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Because what the Net really needs is another person sharing his uninformed views
Theatre review: Little Eagles 
28th-Apr-2011 11:36 pm
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The end is nearly in sight for The EnsembleTM but before they get released back into the wild in New York in a couple of months' time¹ they're at Hampstead Theatre for the RSC's latest batch of new plays. First up is Rona Munro's Little Eagles, which breaks the recent trend of theming new plays vaguely after Shakespearean works and looks instead at the USSR's space programme. The driving force behind it was chief designer Sergei Korolyov (Darrell D'Silva) whose work helped the Russians win the first leg of the space race; and after whose death they were unable to beat the USA to the Moon.

I liked Ti Green's apt set of a grim industrial space with a shiny metal streak (often acting as a rocket) rising out of it. New commissions by the RSC often struggle under the pressure to be "epic" and there are signs of that here - most obviously in having Greg Hicks occasionally pop up as the ghost of an old man who died in the gulags, which made me snigger every time he slowly stalked on barefoot. It's also evident in a lack of focus which picks up strands of Korolyov's and Gagarin's personal lives then drops them again. One of Korolyov's assistants expressing an interest in his daughter goes precisely nowhere. A bit overwritten it might be but it's not a disaster and although it's not the speediest three hours you'll ever see I wasn't often actually bored. It's nice to see some of The EnsembleTM members who've been in the sidelines get some meatier parts, like Dyfan Dwyfor as a disillusioned Yuri Gagarin and Brian Doherty injecting some life into his every appearance as Krushchev. There's also lots of the ever-fabulous Noma Dumezweni as the doctor who's the closest thing to a best friend Sergei has. There's some lovely moments in Munro's play and Roxana Silbert's production even if it doesn't add up to a great show.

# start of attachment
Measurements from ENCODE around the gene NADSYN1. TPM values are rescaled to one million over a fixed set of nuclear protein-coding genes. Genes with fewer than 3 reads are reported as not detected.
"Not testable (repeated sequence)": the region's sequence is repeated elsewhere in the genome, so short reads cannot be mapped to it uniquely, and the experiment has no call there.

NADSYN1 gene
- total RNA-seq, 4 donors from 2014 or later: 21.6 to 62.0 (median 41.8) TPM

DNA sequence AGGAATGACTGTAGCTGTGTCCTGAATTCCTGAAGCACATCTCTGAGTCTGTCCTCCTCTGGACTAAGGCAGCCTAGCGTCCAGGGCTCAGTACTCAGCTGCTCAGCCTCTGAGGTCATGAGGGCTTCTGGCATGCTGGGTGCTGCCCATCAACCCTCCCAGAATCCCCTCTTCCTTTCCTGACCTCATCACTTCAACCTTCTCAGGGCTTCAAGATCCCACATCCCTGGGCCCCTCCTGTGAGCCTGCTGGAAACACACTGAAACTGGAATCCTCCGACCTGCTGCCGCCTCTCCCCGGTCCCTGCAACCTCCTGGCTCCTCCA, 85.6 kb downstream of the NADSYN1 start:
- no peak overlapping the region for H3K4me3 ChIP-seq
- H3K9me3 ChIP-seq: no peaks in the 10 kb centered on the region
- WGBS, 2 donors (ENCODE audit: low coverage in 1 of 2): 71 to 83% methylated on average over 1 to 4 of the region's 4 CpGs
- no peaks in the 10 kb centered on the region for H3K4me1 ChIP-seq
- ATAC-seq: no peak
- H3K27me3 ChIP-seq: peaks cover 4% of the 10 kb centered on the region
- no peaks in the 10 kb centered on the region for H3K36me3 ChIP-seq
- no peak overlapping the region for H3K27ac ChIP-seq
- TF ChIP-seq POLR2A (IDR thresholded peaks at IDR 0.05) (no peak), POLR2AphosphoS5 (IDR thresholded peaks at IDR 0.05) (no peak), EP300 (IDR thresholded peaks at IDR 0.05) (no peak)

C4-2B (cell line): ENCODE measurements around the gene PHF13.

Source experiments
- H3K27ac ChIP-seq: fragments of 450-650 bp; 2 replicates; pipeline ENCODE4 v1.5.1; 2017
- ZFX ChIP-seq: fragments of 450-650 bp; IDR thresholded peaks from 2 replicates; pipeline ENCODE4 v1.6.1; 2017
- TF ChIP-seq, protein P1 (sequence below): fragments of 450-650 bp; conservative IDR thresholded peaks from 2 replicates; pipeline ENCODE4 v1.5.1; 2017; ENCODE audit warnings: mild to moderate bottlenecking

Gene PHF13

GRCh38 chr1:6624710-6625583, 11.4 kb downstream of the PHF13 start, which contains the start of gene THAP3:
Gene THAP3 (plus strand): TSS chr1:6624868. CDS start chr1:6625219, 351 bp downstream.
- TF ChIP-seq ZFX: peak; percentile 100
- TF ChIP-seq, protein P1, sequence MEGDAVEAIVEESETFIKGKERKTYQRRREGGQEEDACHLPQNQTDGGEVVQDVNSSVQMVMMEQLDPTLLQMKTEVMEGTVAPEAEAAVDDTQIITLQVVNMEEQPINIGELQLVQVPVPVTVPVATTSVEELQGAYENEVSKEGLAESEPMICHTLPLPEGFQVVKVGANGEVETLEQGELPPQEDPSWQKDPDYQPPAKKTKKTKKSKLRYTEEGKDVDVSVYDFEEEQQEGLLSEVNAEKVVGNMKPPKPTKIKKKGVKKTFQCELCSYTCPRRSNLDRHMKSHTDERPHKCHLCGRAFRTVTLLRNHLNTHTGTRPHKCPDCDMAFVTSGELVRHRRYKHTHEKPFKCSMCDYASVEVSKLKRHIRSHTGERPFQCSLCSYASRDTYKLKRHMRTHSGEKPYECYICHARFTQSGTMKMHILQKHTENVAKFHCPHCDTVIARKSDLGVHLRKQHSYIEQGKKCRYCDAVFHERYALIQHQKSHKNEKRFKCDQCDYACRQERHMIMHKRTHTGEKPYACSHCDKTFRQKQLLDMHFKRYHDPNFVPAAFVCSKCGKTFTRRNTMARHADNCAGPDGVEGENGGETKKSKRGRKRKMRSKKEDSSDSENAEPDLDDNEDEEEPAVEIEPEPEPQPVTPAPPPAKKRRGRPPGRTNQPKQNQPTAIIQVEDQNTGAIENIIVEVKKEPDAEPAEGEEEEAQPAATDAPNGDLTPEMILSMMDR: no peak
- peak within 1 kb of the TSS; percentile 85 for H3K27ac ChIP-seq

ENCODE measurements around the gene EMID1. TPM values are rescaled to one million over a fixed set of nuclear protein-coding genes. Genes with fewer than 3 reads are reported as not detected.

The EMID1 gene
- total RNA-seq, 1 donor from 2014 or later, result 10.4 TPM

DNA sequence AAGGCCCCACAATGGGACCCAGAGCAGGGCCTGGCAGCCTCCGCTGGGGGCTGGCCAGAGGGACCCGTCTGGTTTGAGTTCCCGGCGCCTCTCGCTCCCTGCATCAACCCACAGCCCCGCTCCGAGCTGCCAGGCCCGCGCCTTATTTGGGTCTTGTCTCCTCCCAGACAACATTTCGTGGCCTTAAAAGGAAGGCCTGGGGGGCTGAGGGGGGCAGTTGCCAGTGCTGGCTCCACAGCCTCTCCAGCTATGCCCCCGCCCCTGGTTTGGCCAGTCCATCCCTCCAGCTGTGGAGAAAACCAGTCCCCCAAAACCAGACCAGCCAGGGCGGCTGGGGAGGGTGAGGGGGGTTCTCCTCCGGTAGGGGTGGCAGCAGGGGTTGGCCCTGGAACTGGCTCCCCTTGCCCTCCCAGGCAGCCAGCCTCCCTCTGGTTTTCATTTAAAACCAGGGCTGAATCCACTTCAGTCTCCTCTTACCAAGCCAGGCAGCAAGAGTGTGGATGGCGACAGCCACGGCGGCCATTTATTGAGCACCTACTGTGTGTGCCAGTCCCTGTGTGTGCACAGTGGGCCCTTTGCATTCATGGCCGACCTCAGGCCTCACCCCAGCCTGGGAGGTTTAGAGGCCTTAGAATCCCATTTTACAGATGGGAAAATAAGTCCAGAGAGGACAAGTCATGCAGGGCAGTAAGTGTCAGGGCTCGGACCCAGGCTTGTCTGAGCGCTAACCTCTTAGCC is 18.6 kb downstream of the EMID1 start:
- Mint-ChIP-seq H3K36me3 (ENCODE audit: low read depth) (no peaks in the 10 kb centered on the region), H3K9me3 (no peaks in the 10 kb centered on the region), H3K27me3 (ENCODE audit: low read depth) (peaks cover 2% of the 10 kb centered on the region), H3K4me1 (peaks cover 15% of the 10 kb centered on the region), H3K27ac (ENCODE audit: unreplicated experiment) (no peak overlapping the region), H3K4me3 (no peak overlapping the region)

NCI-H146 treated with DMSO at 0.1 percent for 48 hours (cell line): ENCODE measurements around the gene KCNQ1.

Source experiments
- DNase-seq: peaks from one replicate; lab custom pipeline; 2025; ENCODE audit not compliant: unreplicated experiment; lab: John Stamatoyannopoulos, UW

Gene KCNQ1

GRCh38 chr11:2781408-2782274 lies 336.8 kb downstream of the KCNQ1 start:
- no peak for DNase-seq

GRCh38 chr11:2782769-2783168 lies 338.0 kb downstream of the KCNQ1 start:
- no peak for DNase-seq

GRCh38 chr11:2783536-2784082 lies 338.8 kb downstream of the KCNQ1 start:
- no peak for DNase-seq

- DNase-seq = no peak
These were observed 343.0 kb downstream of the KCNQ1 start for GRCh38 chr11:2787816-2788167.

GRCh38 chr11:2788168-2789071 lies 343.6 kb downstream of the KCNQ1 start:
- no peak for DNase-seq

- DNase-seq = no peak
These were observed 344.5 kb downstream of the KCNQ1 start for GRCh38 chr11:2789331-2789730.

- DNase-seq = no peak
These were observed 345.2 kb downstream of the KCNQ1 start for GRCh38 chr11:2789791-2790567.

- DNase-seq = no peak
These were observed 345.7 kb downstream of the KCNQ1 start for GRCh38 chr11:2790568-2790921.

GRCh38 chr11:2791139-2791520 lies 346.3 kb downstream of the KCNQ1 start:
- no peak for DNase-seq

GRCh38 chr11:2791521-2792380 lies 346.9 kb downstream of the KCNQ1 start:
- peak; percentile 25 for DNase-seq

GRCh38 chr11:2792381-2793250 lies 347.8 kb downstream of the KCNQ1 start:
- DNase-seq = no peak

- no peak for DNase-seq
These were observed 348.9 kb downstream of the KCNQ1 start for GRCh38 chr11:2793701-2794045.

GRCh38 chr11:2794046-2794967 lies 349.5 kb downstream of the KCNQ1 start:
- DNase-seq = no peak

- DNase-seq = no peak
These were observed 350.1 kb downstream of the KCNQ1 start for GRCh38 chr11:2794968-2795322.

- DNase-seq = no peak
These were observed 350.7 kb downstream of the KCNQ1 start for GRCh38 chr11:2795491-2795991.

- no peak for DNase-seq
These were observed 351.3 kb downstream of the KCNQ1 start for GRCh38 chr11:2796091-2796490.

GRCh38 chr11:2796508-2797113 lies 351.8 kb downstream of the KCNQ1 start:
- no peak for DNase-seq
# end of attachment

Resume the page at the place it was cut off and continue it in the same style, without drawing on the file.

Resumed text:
Little Eagles by Rona Munro is booking until the 7th of May at the Hampstead Theatre.

Side note, and I hope this isn't misinterpreted: One thing I noticed yet again here is that "colourblind" casting only really works if you don't draw attention to it. Here for instance, Dumezweni as well as Ansu Kabia as a cosmonaut are clearly playing parts not written with black actors in mind but you happily accept them. On the other hand having a black actress (Debbie Korley) stand between the two white actors (D'Silva and Hannah Young) playing her natural parents² is about as convincing as the National's Frankenstein telling us Benedict Cumberbatch has a West Indian dad; it feels to me like making a big deal of the racial casting which is surely the opposite of what's intended. I think audiences have a huge capacity to suspend disbelief but there's no need to push it and this was one of those instances where you can feel the audience disengaging. A man on wires being spun around by another actor can be orbiting the Earth but a family who could not conceivably be related to each other is for some reason a step too far.

¹my theory is that they'll be totally institutionalised and half of them'll be back for the 2012/13 ensemble

²a white Polonius and Lear with black daughters, as seen recently at the National and Donmar respectively, are fine because we don't see the women's mothers so can mentally cast them however we like.
Comments 
2nd-May-2011 11:47 pm (UTC)
Anonymous
Pettyminded rubbish...why bother to put this on the net. If you had any talent you might write a play one day, but the best you can do is criticize the efforts of others. Deeply sad.
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